Because of the lethality of the virus, the certainty of establishment of latent infection, and the likelihood of subsequent mutation, it is improbable that any live attenuated HIV vaccine would be licensed for human use, with the possible exception of a deletion mutant analogous to the nef~ mutant of the simian immunodeficiency virus, which is avirulent for rhesus monkeys. The options are therefore limited to conventional inactivated whole-virus vaccines, purified envelope glycoproteins, or recombinant live vectors (e.g., vaccinia virus or avipoxvirus) carrying at least the gene for the HIV envelope protein(s) (gpl2D ± gp41). Experimental vaccines of all these kinds have been produced (Table 35-5) and tested in chimpanzees and/or humans. Chemically inactivated virions, or gpl60, gpl20, or gp41 produced by recombinant DNA technology in mammalian cells or in insect cells using baculovirus as a vector, have all now been tested, with very limited success so far. Whereas the ideal vaccine would prevent infection, we may be obliged to lower our sights somewhat in the case of HIV and settle for reduction in the virus load such that latent infection is established on only a limited scale, in the hope that the immune response might reduce the rate of spread and delay the onset of disease. Some consideration is even being given to the strategy of "therapeutic" vaccination, in which vaccine is administered to those already infected in the hope of retarding the disease.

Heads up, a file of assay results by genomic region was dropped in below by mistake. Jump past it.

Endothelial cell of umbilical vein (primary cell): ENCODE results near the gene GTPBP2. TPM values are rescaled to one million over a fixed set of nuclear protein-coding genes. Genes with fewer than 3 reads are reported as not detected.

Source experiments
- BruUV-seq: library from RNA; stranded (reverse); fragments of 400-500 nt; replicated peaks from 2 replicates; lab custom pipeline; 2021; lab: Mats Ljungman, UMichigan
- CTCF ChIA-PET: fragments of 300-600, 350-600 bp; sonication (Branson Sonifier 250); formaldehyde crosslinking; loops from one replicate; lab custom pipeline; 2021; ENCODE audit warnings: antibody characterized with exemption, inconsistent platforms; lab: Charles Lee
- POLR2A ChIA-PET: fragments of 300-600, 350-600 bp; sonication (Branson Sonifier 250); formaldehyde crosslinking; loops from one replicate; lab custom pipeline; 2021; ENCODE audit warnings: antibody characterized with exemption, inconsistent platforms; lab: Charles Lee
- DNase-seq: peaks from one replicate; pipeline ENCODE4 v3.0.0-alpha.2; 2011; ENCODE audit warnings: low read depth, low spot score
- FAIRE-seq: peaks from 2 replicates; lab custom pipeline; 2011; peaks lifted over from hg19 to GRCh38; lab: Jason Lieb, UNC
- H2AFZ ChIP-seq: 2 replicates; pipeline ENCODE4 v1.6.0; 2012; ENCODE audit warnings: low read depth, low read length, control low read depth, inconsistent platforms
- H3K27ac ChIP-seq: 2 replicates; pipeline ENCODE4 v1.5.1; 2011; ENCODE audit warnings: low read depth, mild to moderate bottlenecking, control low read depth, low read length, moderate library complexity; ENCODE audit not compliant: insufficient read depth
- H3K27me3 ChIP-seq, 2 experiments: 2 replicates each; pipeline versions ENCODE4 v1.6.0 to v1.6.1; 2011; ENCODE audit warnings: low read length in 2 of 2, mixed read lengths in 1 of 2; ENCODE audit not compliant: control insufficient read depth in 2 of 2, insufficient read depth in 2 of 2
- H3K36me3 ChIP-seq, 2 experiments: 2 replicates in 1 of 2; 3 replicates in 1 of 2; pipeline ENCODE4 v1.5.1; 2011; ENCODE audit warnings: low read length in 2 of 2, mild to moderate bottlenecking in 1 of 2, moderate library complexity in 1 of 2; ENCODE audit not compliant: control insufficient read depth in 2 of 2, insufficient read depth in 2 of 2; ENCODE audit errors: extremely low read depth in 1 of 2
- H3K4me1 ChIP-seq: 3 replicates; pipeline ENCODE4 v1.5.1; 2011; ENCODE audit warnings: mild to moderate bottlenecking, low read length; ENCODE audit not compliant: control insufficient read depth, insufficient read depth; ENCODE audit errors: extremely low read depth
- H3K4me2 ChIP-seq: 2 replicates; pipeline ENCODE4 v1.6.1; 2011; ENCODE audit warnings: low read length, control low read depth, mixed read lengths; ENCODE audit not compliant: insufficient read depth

The complexity of the HIV replication cycle, in particular the requirement for so many different viral enzyme functions and so many viral regulatory proteins, offers hope that truly effective antiviral therapy for AIDS may be just around the corner. However, in spite of over a decade of frenetic research
Alternative Approaches to Development of HIV Vaccine
Chemically inactivated whole virus vaccine Purified gp160, gp120, or gp41 envelope glycoprotein Envelope glycoprotein produced by gene cloning in mammalian or insect cells